Bruce Springsteen was presented with the Woody Guthrie Prize on May 13, and performed a live four-song set, featuring two of the folk legend’s songs, during the live streamed Q & A and performance. In his acceptance speech, Springsteen also teased a new album in the works.
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“We have a record coming out soon that’s set largely in the West,” shared Springsteen.
The award, which is given annually to an artist who “best exemplifies Woody Guthrie’s spirit and work by speaking for the less fortunate through music, film, literature, dance, or other art forms,” is presented by Guthrie’s daughter Nora, and Robert Santelli of the Grammy Museum. Joan Baez received the award in 2020, and previous recipients include Chuck D, Kris Kristofferson, Pete Seeger, Mavis Staples, Norman Lear, and John Mellencamp.
Accepting the award, Springsteen also shared Guthrie’s profound influence on his life and work during a specific time early on in his career.
“I was going through a period in my life when I felt strangely hopeless,” said Springsteen, about a more dissonant time following the release of his 1978 album Darkness on the Edge of Town. “It wasn’t until I came across [Guthrie’s] work that I found that hope… I believed that the veils had been pulled off and what I was seeing was the real country that I live in and what was at stake for the people and citizenry who are my neighbors and friends.”
Springsteen added, “It was the first music where I found a reflection of America that I believed to be true.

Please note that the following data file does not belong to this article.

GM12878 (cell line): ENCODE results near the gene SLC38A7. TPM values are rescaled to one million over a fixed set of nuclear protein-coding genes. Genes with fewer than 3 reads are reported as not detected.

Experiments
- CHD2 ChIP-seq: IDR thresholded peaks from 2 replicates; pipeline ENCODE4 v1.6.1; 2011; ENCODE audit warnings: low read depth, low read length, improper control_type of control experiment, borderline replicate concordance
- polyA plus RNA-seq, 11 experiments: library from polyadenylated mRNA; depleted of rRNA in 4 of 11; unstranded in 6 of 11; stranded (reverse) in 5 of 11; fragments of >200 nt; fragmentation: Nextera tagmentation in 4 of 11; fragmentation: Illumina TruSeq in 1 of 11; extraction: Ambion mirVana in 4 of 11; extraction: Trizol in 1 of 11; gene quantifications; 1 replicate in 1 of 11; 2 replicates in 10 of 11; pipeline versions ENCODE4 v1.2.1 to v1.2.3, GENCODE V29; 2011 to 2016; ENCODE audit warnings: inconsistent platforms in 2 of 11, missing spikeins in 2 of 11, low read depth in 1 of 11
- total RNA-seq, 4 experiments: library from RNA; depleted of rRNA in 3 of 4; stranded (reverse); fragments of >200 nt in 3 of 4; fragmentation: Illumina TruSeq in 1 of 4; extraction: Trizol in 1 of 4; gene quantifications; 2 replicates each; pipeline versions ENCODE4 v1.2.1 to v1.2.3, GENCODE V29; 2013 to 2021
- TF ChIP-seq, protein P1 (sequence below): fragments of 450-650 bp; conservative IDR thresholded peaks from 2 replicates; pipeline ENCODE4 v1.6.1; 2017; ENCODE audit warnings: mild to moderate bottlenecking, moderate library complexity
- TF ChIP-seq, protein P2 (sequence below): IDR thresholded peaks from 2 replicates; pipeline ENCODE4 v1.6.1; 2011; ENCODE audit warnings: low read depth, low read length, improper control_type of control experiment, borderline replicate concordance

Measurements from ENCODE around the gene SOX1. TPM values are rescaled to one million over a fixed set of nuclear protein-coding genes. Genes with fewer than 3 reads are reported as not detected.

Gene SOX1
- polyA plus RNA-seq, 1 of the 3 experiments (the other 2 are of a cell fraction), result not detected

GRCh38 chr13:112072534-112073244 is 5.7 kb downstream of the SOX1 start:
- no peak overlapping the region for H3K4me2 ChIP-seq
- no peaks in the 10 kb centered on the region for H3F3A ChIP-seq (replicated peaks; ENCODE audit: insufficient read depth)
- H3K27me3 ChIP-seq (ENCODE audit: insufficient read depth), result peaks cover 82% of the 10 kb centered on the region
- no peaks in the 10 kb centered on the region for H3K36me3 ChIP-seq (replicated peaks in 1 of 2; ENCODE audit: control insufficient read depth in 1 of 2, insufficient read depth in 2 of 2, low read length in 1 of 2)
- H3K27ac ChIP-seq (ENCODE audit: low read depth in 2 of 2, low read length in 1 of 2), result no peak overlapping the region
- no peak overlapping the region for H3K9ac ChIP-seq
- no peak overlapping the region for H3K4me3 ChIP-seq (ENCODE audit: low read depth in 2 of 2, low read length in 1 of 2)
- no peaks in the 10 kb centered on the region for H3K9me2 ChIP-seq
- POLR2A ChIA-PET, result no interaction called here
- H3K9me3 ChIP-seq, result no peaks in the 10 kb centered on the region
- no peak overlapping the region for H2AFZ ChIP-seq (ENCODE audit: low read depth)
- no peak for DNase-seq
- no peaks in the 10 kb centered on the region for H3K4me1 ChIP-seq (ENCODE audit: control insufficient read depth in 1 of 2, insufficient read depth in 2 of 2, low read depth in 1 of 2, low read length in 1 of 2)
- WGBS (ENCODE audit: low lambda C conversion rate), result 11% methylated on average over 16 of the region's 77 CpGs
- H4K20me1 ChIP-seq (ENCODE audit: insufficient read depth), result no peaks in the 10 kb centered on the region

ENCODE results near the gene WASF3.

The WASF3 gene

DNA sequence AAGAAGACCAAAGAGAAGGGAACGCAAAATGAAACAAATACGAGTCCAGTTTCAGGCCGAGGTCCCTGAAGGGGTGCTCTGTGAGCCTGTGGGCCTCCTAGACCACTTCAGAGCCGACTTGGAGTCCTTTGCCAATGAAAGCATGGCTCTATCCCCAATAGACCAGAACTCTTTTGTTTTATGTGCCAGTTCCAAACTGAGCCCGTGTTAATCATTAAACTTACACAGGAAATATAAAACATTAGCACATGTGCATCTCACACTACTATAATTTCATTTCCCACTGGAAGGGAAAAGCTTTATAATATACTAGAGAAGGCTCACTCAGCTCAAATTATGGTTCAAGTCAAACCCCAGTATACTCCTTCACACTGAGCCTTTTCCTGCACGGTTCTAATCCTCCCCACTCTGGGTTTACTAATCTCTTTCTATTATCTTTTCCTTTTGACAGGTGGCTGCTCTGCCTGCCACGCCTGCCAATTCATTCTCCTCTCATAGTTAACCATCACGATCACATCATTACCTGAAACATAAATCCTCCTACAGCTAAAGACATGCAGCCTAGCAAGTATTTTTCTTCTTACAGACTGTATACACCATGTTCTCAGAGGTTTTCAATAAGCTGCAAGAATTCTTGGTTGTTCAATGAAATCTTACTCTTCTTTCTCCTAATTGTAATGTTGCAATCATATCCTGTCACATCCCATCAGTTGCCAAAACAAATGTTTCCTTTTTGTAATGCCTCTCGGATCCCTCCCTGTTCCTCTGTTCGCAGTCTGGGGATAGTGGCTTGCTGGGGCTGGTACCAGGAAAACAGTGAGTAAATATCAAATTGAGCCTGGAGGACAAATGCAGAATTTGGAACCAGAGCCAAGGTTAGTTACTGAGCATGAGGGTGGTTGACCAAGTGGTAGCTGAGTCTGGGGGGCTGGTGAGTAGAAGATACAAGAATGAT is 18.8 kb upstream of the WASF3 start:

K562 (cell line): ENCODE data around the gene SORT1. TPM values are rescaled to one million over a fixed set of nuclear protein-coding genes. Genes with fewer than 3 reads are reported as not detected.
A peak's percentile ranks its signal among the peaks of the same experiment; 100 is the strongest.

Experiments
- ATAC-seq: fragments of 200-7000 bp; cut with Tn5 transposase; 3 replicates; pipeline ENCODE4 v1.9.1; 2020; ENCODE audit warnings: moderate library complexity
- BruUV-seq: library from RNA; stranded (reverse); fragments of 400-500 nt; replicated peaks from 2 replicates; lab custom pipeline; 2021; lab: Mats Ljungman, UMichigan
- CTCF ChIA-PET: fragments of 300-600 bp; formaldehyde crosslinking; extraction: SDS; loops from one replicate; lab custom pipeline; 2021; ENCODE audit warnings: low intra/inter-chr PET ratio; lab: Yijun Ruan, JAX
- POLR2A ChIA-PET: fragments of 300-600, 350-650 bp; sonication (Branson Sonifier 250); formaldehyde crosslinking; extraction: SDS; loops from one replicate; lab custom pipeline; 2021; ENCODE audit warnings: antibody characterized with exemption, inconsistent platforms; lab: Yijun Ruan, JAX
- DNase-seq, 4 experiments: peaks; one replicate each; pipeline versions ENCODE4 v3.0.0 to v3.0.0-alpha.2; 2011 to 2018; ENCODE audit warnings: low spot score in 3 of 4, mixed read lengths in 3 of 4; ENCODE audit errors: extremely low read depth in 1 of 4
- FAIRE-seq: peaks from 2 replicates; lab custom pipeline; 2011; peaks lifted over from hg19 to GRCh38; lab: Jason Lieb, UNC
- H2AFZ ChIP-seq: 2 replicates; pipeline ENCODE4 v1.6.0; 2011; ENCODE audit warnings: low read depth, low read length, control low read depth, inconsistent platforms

Speaking to Nora Guthrie, Springsteen said that her father’s work helped him find hope.
“That drove me deeply, deeply, into a direction that without his influence coming at that exact moment— I was 30 years old and we began to perform ‘This Land is Your Land’ in concert— I don’t know if I would ever have gotten there,” said Springsteen. “If I would have ever found that kind of hope, that kind of dedication to putting your work into some form of action. I got to thank your pops… I’ll be playing this little guitar and telling my stories for a little while longer.”
Performing at the Guthrie event, Springsteen opened with two of Guthrie’s 1940 tracks “Tom Joad,” and protest song for immigrants in 1948, “Deportee (Plane Wreck At Los Gatos),” before closing on his own “Across the Border,” from his 1995 folk album The Ghost of Tom Joad and “The Ghost of Tom Joad,” (a song also covered by Rage Against the Machine) from the same album.
Springsteen’s 21st album, and follow up to Letter to You in 2020, will be centered around the West and a fitting segue from his 2019 release Western Stars, an homage to the American West and an ode to some California artists from his formative years.
“California was an enormous influence on some of my most topical writing through my ‘90s, 2000s,” said Springsteen, “and even now.”
Sharing few details about the album other than its theme, Springsteen said it would be “coming out soon” and return back to the American West.
“I’ve always said that Bob Dylan was the father of my country,” said Springsteen during his acceptance speech, “but [Woody Guthrie] was the grandfather of my country.”